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High flood alert! Southern half of Florida prepares for deluge

June 11, 2024

The southern half of the Florida Peninsula is about to get a deluge that many would think is beneficial for the drought, but it can bring more problems because… the ground is so dry.

When the ground is so dry, and high amounts of rain falls, the ground cannot absorb it well. It is just too much too, soon. Think about it as pouring water over parched sand versus pouring water over moist sand. One drains better than the other.

Eventually, it will drain, and it will help bring relief from the drought, but we won’t see the returns until the drought monitor releases their next update on June 20. The update coming out on June 13, cuts off on Tuesday morning, it will be too soon, considering that we are calling for the highest rainfall to fall between a Tuesday and Wednesday.

How much rainfall and when?

The first pockets of deep tropical moisture arrived late Monday across South Florida and arrived over areas just south of Orlando through Bradenton early Tuesday morning. Expect rain showers to come in batches and move mainly from south to north. Storms could be embedded in pockets; some could be strong and dump lots of rain quickly. Rainfall through Friday calls for the heaviest amounts to fall along I-75 from Naples, through Ft. Myers, and northward over to Sarasota. Some isolated places near this region could receive over a foot of rain through Friday. Some models show amounts around 15 inches across Southwest Florida, where the drought is severe, at a level 4 of 5.

Other places in Florida, such as Southeast Florida could also receive high rainfall. Isolated spots could receive around 10 inches of rain, but generally, Miami-Dade, Broward through Palm Beach are in the 4 to 6 inches range. As we move north there could be some spots, where the showers and storms fall more persistently, where rainfall through Friday could reach around 10 inches, but these places will be very isolated, more so than in Southeast Florida.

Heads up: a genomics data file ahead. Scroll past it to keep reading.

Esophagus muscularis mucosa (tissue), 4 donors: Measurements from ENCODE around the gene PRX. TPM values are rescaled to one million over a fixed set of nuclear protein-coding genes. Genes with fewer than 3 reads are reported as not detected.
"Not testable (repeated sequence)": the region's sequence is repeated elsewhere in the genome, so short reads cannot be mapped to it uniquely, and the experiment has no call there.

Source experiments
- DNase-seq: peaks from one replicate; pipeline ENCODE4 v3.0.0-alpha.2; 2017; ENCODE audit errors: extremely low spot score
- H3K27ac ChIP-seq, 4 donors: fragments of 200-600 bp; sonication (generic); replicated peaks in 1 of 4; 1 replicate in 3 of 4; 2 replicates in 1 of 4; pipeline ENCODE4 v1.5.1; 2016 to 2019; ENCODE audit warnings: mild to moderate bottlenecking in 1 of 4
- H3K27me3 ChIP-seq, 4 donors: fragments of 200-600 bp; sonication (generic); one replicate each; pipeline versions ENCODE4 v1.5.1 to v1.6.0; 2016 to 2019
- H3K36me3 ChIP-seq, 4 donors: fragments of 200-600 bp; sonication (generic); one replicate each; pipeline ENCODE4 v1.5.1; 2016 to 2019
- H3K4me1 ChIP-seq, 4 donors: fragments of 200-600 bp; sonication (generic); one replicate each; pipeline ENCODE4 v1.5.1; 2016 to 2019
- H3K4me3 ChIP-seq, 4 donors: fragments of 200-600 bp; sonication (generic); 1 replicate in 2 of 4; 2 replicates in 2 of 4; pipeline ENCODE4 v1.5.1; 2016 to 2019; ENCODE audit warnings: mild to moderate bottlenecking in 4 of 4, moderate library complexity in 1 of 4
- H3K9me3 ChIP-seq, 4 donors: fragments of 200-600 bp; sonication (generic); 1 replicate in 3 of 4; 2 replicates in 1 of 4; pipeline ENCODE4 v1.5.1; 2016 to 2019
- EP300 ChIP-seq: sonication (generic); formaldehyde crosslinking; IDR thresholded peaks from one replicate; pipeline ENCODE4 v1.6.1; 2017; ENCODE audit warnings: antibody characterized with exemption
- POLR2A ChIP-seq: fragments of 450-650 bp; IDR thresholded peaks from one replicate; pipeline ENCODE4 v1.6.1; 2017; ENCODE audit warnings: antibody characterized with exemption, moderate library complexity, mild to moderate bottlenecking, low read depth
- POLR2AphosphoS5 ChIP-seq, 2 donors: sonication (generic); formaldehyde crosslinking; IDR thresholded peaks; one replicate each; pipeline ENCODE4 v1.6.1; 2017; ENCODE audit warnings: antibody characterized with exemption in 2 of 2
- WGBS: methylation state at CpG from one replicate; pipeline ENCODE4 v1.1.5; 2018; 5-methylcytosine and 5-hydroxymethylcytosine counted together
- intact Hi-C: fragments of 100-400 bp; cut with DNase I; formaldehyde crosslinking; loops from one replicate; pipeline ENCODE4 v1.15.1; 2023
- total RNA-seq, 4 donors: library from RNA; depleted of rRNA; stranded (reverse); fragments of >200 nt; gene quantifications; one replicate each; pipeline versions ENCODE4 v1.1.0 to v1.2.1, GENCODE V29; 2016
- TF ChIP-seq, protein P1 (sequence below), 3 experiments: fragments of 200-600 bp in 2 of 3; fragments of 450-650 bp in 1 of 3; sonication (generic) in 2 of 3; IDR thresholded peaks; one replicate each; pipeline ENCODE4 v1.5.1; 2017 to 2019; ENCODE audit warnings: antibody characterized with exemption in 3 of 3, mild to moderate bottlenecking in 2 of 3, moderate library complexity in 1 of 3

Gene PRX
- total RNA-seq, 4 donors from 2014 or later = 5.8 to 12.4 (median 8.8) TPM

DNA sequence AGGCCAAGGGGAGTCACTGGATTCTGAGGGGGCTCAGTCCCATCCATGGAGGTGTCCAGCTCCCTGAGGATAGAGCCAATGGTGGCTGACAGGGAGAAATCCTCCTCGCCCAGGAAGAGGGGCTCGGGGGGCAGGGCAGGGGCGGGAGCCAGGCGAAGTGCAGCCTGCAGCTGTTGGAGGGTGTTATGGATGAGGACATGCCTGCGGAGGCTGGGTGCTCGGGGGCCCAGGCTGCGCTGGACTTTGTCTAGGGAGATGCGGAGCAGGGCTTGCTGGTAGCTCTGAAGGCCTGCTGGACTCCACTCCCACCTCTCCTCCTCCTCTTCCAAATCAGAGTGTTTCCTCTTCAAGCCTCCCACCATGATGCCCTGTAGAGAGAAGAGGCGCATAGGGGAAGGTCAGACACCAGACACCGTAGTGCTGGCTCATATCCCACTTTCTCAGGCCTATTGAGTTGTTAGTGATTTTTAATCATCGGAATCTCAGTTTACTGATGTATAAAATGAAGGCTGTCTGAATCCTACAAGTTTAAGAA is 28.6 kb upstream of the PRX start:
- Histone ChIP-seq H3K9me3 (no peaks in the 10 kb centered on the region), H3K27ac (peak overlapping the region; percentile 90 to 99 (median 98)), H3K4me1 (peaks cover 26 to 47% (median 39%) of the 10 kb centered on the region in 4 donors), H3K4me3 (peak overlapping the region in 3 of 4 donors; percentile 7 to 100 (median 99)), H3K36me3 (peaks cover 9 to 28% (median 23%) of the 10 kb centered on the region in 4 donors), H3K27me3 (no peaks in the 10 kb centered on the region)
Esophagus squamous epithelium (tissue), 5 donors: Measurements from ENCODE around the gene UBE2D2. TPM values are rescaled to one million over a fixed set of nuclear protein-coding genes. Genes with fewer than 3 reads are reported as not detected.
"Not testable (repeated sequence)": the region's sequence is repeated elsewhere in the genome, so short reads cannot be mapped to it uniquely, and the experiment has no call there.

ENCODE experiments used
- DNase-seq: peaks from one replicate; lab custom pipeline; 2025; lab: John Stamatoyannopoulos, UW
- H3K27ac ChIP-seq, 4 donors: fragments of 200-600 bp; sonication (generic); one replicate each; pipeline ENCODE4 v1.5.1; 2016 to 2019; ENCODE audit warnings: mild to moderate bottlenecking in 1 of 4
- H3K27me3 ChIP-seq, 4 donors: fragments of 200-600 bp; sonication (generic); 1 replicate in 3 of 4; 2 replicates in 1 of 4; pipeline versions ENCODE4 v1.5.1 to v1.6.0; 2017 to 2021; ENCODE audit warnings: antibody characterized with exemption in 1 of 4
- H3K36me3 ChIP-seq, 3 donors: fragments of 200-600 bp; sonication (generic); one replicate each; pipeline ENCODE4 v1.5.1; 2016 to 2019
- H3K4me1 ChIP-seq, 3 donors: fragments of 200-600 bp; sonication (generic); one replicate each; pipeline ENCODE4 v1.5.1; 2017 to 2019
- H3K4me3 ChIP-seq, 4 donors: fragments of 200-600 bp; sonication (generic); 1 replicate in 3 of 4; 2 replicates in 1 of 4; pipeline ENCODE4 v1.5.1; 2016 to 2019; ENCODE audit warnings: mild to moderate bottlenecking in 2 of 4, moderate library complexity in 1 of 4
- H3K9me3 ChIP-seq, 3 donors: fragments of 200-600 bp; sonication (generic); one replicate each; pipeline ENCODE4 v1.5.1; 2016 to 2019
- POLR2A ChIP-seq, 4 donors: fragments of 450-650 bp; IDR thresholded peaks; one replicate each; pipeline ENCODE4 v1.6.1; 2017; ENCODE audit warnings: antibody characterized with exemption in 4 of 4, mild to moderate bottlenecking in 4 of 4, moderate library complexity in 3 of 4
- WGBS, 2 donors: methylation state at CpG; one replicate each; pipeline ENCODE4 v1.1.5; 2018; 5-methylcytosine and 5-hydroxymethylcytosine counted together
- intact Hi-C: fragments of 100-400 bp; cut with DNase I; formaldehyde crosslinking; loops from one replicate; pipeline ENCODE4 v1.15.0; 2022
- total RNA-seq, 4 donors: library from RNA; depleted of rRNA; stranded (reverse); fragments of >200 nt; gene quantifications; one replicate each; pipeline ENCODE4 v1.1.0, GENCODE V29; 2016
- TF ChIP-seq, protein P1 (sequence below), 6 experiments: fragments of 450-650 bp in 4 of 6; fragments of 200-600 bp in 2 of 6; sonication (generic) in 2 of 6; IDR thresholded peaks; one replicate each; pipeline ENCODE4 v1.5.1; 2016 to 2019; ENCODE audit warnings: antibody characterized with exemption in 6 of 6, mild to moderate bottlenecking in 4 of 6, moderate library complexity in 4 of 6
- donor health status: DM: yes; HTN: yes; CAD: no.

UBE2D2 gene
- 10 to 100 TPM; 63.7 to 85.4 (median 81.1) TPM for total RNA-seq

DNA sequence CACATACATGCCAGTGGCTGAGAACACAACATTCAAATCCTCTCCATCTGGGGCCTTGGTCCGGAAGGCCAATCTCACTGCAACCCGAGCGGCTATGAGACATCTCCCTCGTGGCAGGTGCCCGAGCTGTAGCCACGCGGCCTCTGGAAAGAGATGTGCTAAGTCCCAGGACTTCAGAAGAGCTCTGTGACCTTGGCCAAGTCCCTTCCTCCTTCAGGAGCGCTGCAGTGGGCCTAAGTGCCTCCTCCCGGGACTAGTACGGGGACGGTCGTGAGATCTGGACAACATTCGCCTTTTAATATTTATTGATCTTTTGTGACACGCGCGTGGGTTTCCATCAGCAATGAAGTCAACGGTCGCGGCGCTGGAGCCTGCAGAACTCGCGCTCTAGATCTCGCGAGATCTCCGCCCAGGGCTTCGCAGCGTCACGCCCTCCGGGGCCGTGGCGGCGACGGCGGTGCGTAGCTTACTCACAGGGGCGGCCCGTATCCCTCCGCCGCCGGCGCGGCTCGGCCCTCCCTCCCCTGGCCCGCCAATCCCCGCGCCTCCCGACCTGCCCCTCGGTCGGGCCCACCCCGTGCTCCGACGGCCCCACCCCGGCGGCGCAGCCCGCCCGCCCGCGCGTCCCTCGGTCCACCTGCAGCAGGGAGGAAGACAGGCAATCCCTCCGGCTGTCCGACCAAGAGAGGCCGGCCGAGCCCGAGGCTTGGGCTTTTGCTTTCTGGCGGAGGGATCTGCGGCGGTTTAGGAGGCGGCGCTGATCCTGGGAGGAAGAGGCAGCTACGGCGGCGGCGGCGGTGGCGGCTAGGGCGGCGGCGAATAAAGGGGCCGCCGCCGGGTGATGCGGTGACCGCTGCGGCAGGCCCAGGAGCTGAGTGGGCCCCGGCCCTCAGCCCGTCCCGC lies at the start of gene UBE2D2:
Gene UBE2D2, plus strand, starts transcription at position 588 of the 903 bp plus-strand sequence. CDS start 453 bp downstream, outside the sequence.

Central Florida will have large variations, in short distances, especially closer to the Orlando area. Although most of Orange County could receive 2 to 4 inches of rain, there could be some isolated spots with 6 inches, especially in south Orange County, like in Osceola and Polk Counties. The Tampa Bay area is likely to get higher amounts than the eastern Central Florida region, with some spots receiving close to 10 inches.

Please avoid all flooded roadways. The floodwaters could be deeper than expected and only 6 inches could make you lose control of your car. Also, if you encounter floodwaters, do not walk through them. There could be animals displaced from nearby lakes, contaminated water as well as sharp objects. No one should be doing any activities in floodwaters. Please drive safely, monitor your local weather, and follow the authorities' orders.

The immediate relief, at least for Central and South, Florida will be in the temperatures. Highs will be in the mid-80s, but still very muggy. Scattered rain showers and mostly winds from the south will keep the temperatures toasty over North Florida and the Panhandle.

Sources include nearest National Weather Service office, National Hurricane Center, and the Florida Public Radio Emergency Network (@FloridaStorms).
Sources include nearby emergency management agencies, FEMA, and your local NPR affiliate. 
Sources include the Florida Department of Transportation, Florida Highway Patrol and other nearby traffic information.

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A service of WUFT at the University of Florida College of Journalism and Communications 

Partners of the Florida Public Radio Emergency Network include: Florida's Division of Emergency Management, WDNA (Miami), WFIT (Melbourne), WMFE (Orlando), WFSU (Tallahassee), WGCU (Fort Myers), WJCT (Jacksonville), WKGC (Panama City), WLRN (Miami), WMNF (Tampa-Sarasota), WQCS (Fort Pierce), WUFT (Gainesville-Ocala), WUSF (Tampa), WUWF (Pensacola) and Florida Public Media.

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